My uploaded data isn't properly translated in Datawrapper.
Make sure that you import a well-structured data file. That means:
- Delete everything above the header. Excel files often come with information in extra rows above the actual data. Datawrapper won't be able to make sense out of that. Simply get rid of all empty rows and all information above the header.
- Don't upload double-row headers. The header should be in one row, and this first row needs to contain labels for your data.
- Unmerge cells and get rid of double-row headers
- Bring metrics in the header: To make sure that data tools like Datawrapper and Excel recognize numbers, ensure you have undisturbed numbers in our data cells. So free your data cells of all €, $, kg, %, km/h, etc. Instead, put them in the headers. And don’t worry: You can add back metrics, %-signs and any other kind of prefix and suffix when creating a chart in Datawrapper.
- Delete footnotes in the data. Values like
1.39[^1]won’t be recognized as numbers by Datawrapper.
- Delete thousands separators. Thousands separators are characters (
.in German, sometimes it’s just a space) that make it easy to recognize the magnitude of a number. For example,
38.394.105rounds faster to 38 million in our minds than
38394105. But while they’re great and helpful for humans, they’re hard to parse for charting tools like Datawrapper – especially because they’re so different in all countries.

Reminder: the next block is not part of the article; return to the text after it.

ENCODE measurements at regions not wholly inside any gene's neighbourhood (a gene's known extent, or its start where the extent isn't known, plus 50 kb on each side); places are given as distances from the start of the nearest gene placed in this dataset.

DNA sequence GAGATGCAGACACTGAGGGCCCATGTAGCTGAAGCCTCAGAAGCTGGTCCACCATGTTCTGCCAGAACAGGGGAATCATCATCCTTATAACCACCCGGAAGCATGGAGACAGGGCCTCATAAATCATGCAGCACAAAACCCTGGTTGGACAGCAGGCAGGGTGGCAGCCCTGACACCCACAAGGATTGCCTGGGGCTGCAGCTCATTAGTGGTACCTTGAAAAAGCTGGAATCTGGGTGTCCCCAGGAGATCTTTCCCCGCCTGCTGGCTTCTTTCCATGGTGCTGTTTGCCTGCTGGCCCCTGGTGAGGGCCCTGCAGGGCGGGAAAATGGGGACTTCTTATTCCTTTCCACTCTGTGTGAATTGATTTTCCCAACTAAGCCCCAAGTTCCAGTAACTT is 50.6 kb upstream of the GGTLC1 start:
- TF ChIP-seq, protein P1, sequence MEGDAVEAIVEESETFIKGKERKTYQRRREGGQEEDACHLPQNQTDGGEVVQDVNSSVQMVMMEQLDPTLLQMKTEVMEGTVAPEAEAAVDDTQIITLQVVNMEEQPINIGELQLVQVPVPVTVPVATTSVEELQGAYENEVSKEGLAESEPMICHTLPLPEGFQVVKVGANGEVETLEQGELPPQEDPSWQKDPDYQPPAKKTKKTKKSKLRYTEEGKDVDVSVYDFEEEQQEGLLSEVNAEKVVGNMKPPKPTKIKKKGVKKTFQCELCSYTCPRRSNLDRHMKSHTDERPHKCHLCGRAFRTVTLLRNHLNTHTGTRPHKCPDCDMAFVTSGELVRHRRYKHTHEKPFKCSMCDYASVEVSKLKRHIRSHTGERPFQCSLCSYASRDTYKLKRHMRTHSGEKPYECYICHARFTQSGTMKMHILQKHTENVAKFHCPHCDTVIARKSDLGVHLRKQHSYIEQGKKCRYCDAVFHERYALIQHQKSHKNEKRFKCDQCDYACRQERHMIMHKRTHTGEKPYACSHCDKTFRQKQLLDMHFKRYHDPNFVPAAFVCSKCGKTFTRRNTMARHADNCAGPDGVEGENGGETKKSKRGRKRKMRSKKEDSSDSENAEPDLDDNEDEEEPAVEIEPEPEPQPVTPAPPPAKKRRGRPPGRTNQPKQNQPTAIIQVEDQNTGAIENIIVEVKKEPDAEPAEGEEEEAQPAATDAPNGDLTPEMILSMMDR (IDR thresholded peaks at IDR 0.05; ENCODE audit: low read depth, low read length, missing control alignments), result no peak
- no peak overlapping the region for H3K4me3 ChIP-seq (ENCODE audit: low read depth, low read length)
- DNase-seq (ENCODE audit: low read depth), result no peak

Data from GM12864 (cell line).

- Correct dates. Datawrapper recognizes many different date formats like “Q4 2019”, “2019-11-01” or “11-2019”, so you can simply copy & paste columns with dates in step 1 of the app. If you’re not sure, check our list of “Date formats that Datawrapper recognizes”.
- Bring the data in the wide format. Sometimes, your data will be in a different layout: The “long” format. In the long format, each value has its own row. Datawrapper won’t be able to handle the long format, so you’ll need to convert it to the wide format first. To transform data from the long format to the wide format, you can use a feature called “pivot tables” in Excel or Google Sheets. You can learn how to use them in our article “How to get data in the right format with pivot tables”.
If you need more information, visit our thorough blog post on the topic: "How to prepare your data for analysis and charting in Excel & Google Sheets". If you're uploading CSVs, we have a separate tutorial about using .csv files for data uploads.